2018-2023: The impact we made

Between 2018 and 2023, the issues of loneliness and isolation amongst older and younger people in our rapidly changing world become better understood. That wasn't just because of Liverpool Cares or The Cares Family. It was because of a coalition of partners working together to carefully explain the impact of disconnection – and to inspire people to take action.

In July 2023, five years after we helped shape the world's first ever government-level loneliness strategy, The Cares Family published a manifesto pressing political parties to take further action on loneliness. Locally, Liverpool Cares was determined to tackle the 'loneliness epidemic' that meant that:

But we knew that loneliness is not just a later life problem. On the contrary – while people over 75 are the loneliest age group in the UK, the second loneliest are people between 16 and 35, and some reports say they're the loneliest.

That's why we knew that older and younger neighbours have so much to gain from one another in shared time, laughter, new experiences and friendship. And it's why we believed that Liverpool Cares was so important – because it worked. 

Three major evaluations demonstrated the impact of our model. The first evaluation, published in 2014, showed that of people participating in our activities regularly:

    • 73% of older neighbours felt less isolated;
    • 86% of older neighbours felt more able to appreciate the world;
    • 98% of younger neighbours felt they have a greater connection to their community;
    • 97% of younger neighbours felt that they were more able to appreciate older people.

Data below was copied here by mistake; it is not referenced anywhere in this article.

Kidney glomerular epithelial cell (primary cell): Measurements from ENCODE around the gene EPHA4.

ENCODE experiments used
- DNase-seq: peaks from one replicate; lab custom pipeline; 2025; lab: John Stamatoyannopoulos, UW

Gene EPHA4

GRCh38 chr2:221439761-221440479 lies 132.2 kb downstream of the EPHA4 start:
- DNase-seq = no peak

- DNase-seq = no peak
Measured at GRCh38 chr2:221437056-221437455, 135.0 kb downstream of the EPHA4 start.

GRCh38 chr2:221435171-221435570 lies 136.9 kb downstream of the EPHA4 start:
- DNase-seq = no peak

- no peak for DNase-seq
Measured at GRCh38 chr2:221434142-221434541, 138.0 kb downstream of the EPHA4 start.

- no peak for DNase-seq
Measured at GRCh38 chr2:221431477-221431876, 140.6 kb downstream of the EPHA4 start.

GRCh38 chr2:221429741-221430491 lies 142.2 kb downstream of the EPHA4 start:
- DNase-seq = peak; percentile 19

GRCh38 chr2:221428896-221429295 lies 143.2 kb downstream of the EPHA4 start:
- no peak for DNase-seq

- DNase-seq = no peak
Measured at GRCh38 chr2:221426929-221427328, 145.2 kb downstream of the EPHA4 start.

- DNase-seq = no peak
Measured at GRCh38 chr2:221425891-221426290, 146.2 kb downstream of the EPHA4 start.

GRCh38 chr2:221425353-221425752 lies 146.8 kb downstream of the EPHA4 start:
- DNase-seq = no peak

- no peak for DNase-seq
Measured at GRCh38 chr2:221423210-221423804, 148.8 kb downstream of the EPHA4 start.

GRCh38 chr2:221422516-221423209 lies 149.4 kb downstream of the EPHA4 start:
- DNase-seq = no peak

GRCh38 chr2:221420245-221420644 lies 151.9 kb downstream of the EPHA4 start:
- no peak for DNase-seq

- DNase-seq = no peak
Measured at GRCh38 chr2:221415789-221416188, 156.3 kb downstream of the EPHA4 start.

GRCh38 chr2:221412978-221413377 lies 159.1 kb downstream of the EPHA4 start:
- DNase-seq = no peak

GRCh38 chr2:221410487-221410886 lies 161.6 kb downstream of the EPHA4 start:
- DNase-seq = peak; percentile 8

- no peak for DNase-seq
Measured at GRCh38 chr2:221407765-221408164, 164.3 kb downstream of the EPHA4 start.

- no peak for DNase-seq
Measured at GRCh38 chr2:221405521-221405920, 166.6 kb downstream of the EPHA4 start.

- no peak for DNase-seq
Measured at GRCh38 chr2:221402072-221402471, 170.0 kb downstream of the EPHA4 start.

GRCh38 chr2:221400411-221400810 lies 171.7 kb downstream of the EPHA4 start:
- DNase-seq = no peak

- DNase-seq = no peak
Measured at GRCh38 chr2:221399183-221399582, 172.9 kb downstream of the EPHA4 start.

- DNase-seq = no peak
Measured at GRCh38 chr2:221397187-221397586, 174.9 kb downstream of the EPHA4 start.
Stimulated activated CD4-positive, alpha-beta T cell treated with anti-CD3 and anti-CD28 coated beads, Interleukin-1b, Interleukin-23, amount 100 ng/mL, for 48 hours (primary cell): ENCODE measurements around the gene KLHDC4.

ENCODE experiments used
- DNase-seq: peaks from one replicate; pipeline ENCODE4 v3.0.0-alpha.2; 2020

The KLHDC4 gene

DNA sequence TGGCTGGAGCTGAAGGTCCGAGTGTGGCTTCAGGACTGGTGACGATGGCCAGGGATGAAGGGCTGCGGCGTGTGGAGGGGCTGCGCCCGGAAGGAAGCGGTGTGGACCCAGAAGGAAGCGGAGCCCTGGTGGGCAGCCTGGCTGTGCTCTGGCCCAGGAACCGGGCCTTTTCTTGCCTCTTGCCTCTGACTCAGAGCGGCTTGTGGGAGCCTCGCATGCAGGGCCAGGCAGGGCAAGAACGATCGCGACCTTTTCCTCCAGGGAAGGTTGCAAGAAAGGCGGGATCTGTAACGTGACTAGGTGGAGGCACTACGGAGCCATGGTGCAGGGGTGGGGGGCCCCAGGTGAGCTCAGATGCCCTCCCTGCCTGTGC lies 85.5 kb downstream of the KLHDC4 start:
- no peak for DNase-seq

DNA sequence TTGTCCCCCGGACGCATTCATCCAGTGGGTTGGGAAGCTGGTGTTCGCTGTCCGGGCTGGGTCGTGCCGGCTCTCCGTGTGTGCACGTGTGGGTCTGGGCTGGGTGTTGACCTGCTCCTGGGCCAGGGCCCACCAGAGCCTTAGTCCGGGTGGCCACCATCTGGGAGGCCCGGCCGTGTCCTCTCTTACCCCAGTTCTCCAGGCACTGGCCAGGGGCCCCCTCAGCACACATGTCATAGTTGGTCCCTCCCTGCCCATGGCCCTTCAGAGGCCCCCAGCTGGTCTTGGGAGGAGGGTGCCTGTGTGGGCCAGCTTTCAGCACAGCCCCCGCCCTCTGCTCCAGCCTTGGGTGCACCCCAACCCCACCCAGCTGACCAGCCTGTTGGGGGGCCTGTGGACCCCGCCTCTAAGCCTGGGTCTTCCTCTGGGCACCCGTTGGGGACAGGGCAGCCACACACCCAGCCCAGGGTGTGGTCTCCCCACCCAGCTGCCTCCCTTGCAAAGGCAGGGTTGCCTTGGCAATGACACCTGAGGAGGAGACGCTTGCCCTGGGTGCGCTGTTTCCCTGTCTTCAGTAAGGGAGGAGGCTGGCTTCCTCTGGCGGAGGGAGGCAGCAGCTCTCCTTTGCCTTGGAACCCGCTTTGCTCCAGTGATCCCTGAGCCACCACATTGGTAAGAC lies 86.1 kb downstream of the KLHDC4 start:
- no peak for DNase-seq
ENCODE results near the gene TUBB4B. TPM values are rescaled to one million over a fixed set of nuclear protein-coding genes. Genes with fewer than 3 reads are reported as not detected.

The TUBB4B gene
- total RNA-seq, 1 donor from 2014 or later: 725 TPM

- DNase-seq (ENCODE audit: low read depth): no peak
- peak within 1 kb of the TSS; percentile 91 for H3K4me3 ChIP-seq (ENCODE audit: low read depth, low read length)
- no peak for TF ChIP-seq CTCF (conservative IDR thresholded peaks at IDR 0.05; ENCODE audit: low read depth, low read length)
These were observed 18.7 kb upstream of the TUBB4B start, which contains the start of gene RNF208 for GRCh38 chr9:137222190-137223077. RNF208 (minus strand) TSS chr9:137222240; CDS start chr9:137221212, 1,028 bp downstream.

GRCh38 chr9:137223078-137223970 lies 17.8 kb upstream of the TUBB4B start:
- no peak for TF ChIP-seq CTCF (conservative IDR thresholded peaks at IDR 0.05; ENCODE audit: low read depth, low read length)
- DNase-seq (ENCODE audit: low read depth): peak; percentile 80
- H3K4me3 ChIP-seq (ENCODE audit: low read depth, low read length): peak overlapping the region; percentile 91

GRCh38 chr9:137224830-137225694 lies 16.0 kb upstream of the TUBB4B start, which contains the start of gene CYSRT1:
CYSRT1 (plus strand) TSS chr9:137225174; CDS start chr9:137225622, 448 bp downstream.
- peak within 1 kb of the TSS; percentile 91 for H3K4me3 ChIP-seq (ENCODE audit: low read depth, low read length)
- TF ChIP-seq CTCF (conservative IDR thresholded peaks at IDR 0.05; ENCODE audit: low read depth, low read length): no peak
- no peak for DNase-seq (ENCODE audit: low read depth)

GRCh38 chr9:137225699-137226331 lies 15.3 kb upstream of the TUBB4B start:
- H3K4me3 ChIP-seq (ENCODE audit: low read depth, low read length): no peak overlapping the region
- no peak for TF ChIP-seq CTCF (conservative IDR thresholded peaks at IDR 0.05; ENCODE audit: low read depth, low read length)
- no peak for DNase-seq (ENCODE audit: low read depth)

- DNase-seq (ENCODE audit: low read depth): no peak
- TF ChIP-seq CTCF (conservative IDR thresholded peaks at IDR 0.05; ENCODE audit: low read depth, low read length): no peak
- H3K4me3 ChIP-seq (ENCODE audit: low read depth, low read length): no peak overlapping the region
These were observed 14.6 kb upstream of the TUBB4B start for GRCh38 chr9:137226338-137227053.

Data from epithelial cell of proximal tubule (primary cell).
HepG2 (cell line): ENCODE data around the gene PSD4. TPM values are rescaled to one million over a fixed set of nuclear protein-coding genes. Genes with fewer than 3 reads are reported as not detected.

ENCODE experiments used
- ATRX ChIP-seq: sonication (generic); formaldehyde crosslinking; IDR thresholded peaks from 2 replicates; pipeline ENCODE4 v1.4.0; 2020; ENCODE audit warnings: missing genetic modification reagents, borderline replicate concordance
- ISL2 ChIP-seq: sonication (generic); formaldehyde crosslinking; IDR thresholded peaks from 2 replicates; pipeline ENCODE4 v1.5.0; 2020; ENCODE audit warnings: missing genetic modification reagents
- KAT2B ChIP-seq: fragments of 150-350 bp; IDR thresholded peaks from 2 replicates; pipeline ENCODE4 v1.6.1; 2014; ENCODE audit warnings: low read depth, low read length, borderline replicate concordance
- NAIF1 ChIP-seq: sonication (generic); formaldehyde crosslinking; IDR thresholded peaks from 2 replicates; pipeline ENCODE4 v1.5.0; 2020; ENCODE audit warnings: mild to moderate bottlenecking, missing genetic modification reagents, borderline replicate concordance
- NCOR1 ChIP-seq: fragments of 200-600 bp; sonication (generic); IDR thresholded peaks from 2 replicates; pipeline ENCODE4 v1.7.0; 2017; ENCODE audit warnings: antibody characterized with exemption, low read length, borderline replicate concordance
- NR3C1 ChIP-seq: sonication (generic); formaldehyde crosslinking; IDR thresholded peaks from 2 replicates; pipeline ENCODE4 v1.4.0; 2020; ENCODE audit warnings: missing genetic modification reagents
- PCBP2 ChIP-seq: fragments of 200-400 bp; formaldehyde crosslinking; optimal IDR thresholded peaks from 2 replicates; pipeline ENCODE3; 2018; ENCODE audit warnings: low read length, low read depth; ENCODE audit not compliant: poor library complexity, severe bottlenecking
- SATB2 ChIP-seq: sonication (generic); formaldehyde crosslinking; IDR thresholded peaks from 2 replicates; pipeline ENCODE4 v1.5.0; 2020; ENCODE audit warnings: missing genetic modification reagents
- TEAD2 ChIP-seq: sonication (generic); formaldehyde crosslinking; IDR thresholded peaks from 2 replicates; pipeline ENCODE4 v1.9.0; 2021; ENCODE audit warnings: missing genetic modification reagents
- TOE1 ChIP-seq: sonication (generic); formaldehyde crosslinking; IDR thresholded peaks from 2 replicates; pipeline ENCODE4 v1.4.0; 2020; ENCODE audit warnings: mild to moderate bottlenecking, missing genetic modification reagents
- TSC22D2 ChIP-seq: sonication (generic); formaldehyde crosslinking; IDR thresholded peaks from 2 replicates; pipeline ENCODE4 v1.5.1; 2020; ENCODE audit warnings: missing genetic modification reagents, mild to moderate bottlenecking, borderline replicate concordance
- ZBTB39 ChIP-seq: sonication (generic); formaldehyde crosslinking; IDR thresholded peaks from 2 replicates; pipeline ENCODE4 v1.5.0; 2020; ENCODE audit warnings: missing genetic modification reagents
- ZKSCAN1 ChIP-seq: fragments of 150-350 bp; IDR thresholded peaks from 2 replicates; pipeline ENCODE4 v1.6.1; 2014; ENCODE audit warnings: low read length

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    It also showed that the model worked because it was targeted at people most likely to benefit, including:

    • The 'oldest old' – 52% of the older neighbours The Cares Family worked with were over 80;
    • People who live alone – 69% of older neighbours participating regularly in our activities lived alone;
    • People who live in social or housing association homes – 59% of older neighbours we worked with were social tenants;
    • Older women – 69% of older neighbours who were part of the community were women.

    Crucially, the younger volunteers who were part of Liverpool Cares benefited too:

    • 98% said they have a greater connection to the community as a result of being part of the network;
    • 98% said they were able to contribute in a way they otherwise would not;
    • 97% said that they are more able to appreciate older people as a results of their interactions.
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    second evaluation in 2016 underscored these outcomes, with older neighbours reporting that over time they:

    • Are happier;
    • Have more people to rely on;
    • Feel closer to the community;
    • Miss other people less.

    And our third evaluation, conducted over 18 months by our social research partners Renaisi and published in 2019, showed that as a result of being part of The Cares Family older and younger neighbours alike felt:

    The human stories at the heart of these statistics are even more inspiring. They can be seen by downloading our 20142016 and 2019 impact reports. You can also meet some of the amazing older and younger Londoners who are part of the Liverpool Cares network by clicking on the links below: